The fact that mothers with small children get these permissions to stay, have by a number of anti-immigration supporters been labelled as an intended strategy, and the children born by migrating parents have been called “anchor babies”. Sine Plambech finds this idea of “anchor babies” deeply questionable. According to Plambech, if this really is a “strategy”, the women quickly realize that it is a complicated one.

- The migrant women quickly realize that their life in Europe is more complicated when they have a baby. As mothers they also face specific kinds of both state and NGO controls and restrictions. For instance, they cannot leave Italy and they have to stay and take care of their baby. So even if having a baby allows them to stay in Europe, it limits both their mobility and their options when it comes to being able to get a job because of their migrant motherhood status, says Plambech.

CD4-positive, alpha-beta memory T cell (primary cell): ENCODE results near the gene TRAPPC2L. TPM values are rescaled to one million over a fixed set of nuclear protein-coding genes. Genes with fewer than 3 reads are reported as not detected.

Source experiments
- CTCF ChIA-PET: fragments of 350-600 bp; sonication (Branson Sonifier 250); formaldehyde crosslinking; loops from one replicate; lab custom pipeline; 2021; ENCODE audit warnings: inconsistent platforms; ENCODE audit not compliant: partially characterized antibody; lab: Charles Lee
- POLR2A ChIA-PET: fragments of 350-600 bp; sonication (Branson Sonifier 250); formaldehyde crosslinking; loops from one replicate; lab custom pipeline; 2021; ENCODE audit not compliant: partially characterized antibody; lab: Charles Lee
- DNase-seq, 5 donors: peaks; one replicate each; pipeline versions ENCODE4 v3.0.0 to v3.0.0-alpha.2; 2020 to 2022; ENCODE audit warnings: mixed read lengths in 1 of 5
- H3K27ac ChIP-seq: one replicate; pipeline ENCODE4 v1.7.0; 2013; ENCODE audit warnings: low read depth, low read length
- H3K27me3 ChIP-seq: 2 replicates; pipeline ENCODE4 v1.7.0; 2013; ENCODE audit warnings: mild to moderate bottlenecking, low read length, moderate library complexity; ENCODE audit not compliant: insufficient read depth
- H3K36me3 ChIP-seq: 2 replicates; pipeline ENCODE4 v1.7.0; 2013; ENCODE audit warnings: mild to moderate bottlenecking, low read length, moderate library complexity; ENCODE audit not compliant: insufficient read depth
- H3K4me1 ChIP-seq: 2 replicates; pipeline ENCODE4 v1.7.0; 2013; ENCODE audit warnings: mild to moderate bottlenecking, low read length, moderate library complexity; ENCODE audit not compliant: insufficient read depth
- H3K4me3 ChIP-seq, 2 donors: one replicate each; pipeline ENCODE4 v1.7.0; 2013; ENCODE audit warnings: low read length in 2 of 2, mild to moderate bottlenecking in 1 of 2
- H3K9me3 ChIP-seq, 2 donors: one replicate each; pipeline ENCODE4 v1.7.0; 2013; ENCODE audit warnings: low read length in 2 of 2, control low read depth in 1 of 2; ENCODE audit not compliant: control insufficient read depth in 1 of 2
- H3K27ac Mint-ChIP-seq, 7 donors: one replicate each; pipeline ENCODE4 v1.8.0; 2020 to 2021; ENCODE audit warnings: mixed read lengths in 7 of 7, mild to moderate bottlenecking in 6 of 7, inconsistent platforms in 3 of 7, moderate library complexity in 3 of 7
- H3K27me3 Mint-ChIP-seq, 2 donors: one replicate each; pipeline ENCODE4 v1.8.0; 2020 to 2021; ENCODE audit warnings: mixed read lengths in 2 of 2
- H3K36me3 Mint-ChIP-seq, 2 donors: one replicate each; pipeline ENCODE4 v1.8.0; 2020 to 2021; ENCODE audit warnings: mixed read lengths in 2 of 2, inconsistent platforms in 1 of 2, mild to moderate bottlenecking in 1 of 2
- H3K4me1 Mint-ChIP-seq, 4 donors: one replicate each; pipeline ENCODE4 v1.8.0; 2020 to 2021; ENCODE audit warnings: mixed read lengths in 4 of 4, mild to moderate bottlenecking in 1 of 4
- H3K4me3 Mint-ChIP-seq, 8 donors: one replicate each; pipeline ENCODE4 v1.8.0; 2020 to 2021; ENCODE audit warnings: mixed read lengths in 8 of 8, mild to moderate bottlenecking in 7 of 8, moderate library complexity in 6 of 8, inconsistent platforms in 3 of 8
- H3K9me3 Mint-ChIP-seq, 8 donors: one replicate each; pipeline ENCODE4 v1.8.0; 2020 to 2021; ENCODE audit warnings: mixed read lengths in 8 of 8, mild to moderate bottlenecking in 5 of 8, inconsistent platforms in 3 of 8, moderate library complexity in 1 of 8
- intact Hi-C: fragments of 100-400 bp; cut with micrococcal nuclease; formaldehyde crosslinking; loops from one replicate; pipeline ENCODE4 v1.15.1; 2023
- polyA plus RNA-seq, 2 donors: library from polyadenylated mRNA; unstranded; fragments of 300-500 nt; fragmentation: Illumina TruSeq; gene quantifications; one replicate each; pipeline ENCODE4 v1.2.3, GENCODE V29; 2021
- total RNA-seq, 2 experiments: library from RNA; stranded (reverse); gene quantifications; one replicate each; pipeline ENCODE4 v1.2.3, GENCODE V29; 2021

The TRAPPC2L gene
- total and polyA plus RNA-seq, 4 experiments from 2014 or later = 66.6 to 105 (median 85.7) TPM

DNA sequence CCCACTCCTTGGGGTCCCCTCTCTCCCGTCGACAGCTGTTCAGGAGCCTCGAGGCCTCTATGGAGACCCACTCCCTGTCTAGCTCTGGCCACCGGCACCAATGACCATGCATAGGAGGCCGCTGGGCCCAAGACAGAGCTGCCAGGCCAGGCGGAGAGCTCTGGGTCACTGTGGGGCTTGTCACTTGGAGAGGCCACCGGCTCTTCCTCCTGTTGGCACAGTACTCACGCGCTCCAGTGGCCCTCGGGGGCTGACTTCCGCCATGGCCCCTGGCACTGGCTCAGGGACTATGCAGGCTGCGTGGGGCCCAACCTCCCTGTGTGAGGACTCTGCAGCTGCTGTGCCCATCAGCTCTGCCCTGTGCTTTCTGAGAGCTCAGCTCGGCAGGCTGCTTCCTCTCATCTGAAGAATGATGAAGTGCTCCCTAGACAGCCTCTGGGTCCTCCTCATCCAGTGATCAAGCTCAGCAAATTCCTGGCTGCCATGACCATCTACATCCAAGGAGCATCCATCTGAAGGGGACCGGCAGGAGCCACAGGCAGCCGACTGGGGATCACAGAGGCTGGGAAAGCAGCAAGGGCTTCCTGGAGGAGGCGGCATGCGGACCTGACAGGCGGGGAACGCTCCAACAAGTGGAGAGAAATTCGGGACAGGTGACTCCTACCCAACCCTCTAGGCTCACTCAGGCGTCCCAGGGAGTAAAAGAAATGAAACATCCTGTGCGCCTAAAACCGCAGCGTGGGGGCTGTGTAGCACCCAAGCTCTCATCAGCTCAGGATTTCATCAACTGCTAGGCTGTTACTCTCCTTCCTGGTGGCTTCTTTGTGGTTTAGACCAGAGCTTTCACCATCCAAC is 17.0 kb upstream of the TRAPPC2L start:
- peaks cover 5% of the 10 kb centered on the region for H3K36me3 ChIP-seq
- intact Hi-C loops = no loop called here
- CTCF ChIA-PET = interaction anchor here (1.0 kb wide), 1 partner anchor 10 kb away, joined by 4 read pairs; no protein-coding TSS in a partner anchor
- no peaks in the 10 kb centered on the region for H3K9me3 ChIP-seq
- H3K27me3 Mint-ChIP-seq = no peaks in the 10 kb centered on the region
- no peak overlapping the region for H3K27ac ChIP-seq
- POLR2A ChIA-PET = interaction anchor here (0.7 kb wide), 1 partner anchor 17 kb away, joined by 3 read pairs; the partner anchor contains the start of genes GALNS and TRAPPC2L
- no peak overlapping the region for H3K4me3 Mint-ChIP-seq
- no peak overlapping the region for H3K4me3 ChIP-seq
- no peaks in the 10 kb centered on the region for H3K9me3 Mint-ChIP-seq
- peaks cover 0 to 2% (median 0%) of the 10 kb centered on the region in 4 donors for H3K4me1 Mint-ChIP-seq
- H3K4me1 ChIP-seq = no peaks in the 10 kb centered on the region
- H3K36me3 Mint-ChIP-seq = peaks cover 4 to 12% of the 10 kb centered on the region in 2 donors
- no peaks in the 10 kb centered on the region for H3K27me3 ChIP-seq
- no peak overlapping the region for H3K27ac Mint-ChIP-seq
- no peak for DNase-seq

Young girl in front of the rescueship "Siem Pilot"
 "Siem Pilot" is one of the ships doing search and rescue operations in the Mediterranean Sea. Photo: Michele Amoruso/Pacific Press. NTB Scanpix

Ending life at a Migrant Graveyard

The ships assigned for search and rescue operations in the Mediterranean bring back migrants to the port of Catania. Both dead and alive. The corpses are taken to the morgue in Catania, where they are searched for documents and personal belongings. Plambech tells that personal belongings are kept at an office in the city, in case family members would come and look for them. However, it is most unlikely that anyone will be able to trace their loved ones.